V Bar V Heritage Site

Coordinates: 34°39′55.476″N 111°42′57.852″W / 34.66541000°N 111.71607000°W / 34.66541000; -111.71607000
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The main panel at the Crane Petroglyph Heritage Site.
A closer view. The holes are cupules, which served some unknown ritual purpose.
Another view, taken in 2002

The Crane Petroglyph Heritage Site[1] is the largest known petroglyph site in the Verde Valley of central Arizona, and one of the best-preserved. The rock art site consists of 1,032 petroglyphs in 13 panels. Acquired by the Coconino National Forest in 1994, the site is protected and kept open to the public by the US Forest Service. Volunteers from the Verde Valley Archaeological Society[2] and the Friends of the Forest[3] provide interpretive tours and on-site management.[1]

A visitor center, restroom and bookstore, operated by the Forest Service and the Arizona Natural History Association,[4] is located on site. The fenced petroglyph site is an easy half-mile walk from the parking lot. For most of the year, there is a resident on-site custodian.


The petroglyphs were created by Southern Sinagua residents between about 1150 and 1400 AD. The site was known to early American settlers, and became part of a cattle ranch around the turn of the 20th century. Some historic ranch buildings remain near the visitor center. The US Forest Service acquired the site in 1994.[5]

Beaver Creek rock art style[edit]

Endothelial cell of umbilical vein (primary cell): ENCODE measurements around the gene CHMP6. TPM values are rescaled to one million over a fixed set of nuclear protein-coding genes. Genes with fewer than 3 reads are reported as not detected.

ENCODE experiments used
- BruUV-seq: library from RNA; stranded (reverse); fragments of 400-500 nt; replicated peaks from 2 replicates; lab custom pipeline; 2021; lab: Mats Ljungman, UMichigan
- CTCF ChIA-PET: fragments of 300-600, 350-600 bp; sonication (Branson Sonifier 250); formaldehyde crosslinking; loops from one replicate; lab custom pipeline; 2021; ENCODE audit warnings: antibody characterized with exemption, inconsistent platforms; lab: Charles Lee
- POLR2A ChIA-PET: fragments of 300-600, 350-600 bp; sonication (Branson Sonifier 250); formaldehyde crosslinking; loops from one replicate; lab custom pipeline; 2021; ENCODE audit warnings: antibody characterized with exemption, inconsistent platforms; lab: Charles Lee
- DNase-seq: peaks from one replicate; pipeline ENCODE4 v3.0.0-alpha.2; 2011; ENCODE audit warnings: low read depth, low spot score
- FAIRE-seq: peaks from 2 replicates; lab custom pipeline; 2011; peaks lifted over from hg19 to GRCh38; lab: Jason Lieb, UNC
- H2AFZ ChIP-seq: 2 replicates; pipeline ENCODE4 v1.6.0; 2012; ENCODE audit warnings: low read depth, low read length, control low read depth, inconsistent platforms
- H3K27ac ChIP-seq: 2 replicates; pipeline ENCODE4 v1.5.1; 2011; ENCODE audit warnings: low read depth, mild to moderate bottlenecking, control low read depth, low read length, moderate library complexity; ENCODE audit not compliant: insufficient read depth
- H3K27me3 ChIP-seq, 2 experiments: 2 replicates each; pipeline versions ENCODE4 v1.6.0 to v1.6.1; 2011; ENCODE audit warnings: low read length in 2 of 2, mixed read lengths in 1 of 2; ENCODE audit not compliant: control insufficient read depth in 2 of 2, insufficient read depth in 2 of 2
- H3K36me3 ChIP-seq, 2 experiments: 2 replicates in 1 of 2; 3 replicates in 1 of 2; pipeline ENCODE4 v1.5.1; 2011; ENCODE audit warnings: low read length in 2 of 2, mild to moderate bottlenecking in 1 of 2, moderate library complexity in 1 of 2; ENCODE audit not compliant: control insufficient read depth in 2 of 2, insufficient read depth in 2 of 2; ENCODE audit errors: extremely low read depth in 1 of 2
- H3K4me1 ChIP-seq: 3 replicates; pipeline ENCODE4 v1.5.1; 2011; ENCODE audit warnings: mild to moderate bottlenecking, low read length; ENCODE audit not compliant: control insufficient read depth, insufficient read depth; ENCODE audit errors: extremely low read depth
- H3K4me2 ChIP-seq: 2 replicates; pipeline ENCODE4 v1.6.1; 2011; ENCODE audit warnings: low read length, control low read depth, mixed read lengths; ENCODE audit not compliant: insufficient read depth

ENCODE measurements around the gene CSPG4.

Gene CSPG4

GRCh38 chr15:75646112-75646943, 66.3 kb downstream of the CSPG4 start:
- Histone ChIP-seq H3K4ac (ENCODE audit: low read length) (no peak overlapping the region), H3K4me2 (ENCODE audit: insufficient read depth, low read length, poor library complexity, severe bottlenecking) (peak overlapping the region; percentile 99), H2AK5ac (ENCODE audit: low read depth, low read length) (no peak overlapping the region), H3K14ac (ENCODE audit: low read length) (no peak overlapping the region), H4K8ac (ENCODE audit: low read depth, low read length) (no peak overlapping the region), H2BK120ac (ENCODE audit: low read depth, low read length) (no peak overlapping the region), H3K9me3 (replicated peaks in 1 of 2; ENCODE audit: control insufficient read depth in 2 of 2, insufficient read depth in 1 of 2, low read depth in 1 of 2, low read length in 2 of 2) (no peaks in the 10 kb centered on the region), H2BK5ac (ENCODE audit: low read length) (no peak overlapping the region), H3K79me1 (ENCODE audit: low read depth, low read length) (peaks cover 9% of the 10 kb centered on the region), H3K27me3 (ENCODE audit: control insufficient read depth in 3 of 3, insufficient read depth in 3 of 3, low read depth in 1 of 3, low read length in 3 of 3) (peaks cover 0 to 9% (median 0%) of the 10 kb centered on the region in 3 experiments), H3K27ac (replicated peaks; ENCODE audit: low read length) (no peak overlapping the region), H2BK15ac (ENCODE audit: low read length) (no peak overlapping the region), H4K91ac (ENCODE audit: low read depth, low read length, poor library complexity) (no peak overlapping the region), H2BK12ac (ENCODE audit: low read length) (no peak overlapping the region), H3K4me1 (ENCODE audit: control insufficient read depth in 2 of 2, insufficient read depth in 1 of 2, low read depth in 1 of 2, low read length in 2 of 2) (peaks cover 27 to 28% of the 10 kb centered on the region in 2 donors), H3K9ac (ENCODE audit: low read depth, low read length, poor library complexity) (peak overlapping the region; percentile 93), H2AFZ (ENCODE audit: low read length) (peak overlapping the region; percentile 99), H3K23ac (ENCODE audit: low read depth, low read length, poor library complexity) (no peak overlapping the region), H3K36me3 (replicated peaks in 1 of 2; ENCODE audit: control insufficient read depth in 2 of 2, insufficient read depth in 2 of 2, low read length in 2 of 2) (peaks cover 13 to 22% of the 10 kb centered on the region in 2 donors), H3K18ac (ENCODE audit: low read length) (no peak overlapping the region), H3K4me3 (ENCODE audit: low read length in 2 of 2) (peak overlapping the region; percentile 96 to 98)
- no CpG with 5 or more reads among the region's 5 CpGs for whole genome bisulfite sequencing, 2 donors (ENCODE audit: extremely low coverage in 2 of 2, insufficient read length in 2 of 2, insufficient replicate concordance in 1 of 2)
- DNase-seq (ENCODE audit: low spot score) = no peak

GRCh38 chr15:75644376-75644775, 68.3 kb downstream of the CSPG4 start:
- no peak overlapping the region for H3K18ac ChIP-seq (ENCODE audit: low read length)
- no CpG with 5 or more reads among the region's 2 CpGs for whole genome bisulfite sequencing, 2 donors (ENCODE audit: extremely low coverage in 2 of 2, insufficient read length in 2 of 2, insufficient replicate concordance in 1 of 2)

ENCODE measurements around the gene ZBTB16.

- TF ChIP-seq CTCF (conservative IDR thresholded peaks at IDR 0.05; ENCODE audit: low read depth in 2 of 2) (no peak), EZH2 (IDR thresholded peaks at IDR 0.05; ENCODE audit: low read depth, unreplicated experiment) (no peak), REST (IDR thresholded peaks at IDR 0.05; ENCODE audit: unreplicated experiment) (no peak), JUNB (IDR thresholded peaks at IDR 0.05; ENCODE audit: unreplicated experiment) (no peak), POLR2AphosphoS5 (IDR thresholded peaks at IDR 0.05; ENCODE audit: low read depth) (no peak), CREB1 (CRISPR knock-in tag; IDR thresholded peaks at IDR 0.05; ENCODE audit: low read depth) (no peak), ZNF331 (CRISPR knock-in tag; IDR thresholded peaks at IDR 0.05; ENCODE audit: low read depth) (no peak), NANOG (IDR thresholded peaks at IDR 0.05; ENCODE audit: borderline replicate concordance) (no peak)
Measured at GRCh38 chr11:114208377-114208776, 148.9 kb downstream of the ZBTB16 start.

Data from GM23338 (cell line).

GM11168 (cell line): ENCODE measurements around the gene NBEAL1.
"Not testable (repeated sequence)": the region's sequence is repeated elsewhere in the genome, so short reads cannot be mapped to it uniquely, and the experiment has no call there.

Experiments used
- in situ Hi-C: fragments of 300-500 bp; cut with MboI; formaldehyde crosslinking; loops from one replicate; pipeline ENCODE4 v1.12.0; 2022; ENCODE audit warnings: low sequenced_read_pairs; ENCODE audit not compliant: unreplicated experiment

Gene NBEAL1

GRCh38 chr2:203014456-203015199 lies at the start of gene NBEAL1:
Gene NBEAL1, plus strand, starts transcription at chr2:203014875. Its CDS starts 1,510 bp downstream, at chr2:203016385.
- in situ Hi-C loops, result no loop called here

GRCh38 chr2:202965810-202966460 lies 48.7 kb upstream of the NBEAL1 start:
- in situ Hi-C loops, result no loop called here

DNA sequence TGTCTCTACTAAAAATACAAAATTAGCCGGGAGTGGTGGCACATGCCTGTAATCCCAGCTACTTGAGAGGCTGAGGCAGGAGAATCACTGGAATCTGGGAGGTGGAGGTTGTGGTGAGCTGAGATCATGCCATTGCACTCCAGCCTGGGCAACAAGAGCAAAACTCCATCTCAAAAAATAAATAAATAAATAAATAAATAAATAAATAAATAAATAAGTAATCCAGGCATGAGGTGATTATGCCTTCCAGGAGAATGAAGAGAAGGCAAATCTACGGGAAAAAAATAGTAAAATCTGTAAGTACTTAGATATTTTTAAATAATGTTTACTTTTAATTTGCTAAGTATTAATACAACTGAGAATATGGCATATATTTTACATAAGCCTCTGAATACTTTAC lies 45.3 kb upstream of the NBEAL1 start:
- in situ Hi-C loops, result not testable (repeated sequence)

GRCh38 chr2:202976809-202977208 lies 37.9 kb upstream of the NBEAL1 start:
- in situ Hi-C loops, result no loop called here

Rock art is one type of archaeological data that can be used to identify prehistoric cultures and time periods. The Beaver Creek rock art style has been identified and formally described through studies of rock art sites in the Beaver Creek area, especially at Crane Petroglyph. The Beaver Creek style, found throughout the eastern half of the Verde Valley, is diagnostic of the Southern Sinagua culture between A.D. 1150 and 1400.[citation needed]

About 20% of the petroglyphs are zoomorphs, including snakes, turtles, coyotes, deer and antelope.[citation needed] The next most common types are anthropomorphs and geometric figures, such as spirals and grids.[citation needed]

The documentation of the Crane Petroglyph Heritage Site has provided important information for defining the characteristics of the Beaver Creek style.[1] Crane Petroglyph is unusual in that all of the petroglyphs are of this one style, and almost all are well-spaced, without overlap or newer designs drawn over older.[5]

See also[edit]


  1. ^ a b c "Crane Petroglyph Heritage Site at Coconino National Forest". www.fs.usda.gov. United States Forest Service. Retrieved 2014-02-12.
  2. ^ "Arizona Archaeological Society – Verde Valley (Sedona)". azarchsoc.wildapricot.org. Retrieved 2020-08-09.
  3. ^ "Friends of the Forest Sedona". www.friendsoftheforestsedona.org. Retrieved 2020-08-09.
  4. ^ "Arizona Natural History Association". aznaturalhistory.org. Retrieved 2020-08-09.
  5. ^ a b 2005, Friends of the Forest, V Bar V Heritage Site tour guide pamphlet, for sale at the site.

External links[edit]

34°39′55.476″N 111°42′57.852″W / 34.66541000°N 111.71607000°W / 34.66541000; -111.71607000